Everyone who’s traveled to Costa Rica knows we have a lot of bugs. But did you know that we have new bugs? This week, INBio (the National Institute of Biodiversity) announced that in 2011 they found 26 new species of insects, along with 8 fungii, and 19 plants for a total of 53 living things never before identified by science. Costa Rica already boasts over 500,000 species – it’s one of the most biologically diverse places on the planet – and 75% of them are insects. All life forms are important to the balance of nature. One of the new discoveries is a genus of wasps with 8 species. But, maybe the most vital finding of 2011 is a fly associated with fruit crops – it could have real economic importance in Costa Rica.
Steve and I try to embrace biodiversity. In our travels around the country, we’ve seen a lot of species new to us: monkeys, jaguarundis, tapirs, and coatis. We keep notes in our bird book, the dates and location where we’ve spotted them. It surprises me how many we’ve seen right here at our house and that we spot them on the same date each year. (It’s probably more than obvious that I’m not a biologist.) I enjoy the beauty of moths and butterflies that hang on my window screens, fully aware that their caterpillars eat my basil and pepper plants. The paper wasps, that never bother humans, eat those caterpillars.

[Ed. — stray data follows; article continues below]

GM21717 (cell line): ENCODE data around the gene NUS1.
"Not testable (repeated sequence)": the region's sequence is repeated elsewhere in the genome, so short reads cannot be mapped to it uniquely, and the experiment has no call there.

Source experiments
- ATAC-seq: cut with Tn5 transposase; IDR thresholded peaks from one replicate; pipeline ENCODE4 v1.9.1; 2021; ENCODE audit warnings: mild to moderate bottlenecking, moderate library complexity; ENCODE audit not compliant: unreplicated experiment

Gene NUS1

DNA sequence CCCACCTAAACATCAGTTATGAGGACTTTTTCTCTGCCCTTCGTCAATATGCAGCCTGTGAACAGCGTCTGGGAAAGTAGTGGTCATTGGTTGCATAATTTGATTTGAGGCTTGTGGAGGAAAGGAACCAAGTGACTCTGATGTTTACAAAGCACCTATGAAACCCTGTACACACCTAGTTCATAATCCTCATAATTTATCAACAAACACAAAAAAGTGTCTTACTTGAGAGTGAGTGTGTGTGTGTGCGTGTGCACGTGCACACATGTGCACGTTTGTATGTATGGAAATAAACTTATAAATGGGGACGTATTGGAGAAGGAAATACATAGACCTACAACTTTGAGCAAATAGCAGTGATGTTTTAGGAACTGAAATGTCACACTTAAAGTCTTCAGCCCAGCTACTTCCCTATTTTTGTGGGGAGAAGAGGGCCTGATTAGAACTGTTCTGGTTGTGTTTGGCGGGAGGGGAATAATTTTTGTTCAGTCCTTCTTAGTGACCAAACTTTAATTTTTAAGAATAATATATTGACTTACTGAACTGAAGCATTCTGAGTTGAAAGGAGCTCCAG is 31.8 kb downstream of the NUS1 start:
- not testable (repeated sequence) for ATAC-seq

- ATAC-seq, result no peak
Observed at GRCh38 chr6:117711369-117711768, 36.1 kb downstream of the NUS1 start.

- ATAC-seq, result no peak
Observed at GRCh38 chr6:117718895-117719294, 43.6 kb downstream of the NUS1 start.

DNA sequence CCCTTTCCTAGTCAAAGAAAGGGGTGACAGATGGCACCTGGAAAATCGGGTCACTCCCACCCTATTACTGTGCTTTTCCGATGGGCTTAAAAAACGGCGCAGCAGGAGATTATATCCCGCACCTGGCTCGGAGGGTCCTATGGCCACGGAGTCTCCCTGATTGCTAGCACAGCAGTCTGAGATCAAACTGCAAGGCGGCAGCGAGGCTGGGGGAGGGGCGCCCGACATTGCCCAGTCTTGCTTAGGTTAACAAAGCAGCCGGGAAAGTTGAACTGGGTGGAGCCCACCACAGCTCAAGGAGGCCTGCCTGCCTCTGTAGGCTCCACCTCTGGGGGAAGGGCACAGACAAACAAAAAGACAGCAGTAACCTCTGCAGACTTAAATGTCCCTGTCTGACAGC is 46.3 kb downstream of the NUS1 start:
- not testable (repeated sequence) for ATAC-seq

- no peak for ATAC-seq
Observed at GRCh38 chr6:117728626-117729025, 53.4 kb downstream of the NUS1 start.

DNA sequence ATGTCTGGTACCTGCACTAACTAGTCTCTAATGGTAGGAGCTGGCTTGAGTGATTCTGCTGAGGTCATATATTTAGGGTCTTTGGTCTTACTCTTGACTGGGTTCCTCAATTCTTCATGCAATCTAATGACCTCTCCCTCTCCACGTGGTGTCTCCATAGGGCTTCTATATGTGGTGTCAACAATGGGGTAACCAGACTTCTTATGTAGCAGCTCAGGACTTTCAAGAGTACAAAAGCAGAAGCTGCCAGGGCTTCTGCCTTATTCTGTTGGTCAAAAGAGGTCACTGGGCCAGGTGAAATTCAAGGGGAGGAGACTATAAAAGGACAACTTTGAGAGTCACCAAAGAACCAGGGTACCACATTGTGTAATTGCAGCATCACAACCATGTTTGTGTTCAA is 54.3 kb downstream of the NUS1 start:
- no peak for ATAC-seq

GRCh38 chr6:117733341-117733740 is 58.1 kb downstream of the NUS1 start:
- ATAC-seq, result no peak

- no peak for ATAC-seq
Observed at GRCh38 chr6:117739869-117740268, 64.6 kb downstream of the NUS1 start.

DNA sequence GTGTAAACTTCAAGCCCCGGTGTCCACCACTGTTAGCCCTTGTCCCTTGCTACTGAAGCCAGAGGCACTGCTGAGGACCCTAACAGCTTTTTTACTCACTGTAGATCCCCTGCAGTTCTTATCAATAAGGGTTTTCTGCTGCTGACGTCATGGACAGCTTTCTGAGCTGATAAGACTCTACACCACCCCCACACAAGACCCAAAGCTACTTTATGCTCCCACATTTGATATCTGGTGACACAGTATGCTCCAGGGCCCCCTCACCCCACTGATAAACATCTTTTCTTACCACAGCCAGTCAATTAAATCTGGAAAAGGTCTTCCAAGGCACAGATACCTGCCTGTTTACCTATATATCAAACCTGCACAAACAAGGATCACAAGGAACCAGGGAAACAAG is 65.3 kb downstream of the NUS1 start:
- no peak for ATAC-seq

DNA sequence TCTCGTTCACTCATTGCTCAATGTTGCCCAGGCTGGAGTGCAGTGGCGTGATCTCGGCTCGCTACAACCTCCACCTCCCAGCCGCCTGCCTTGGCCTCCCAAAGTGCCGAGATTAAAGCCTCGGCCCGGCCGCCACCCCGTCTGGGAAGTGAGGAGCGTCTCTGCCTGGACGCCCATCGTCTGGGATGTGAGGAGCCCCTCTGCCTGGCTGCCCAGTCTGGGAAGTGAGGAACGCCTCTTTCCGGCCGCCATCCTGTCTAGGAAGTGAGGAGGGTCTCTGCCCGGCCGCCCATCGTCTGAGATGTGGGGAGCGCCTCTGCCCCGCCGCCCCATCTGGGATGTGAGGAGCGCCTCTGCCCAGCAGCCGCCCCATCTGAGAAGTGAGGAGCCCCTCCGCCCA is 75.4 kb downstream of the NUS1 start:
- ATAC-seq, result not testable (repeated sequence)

If you want to enjoy some of this biodiversity when you visit Costa Rica, get out of the car. We advise our guests to walk whenever possible, take time, and be observant. It’s amazing what you’ll see on the road between our house and Samara beach. You might make the next big discovery. Then, you can name it after your wife.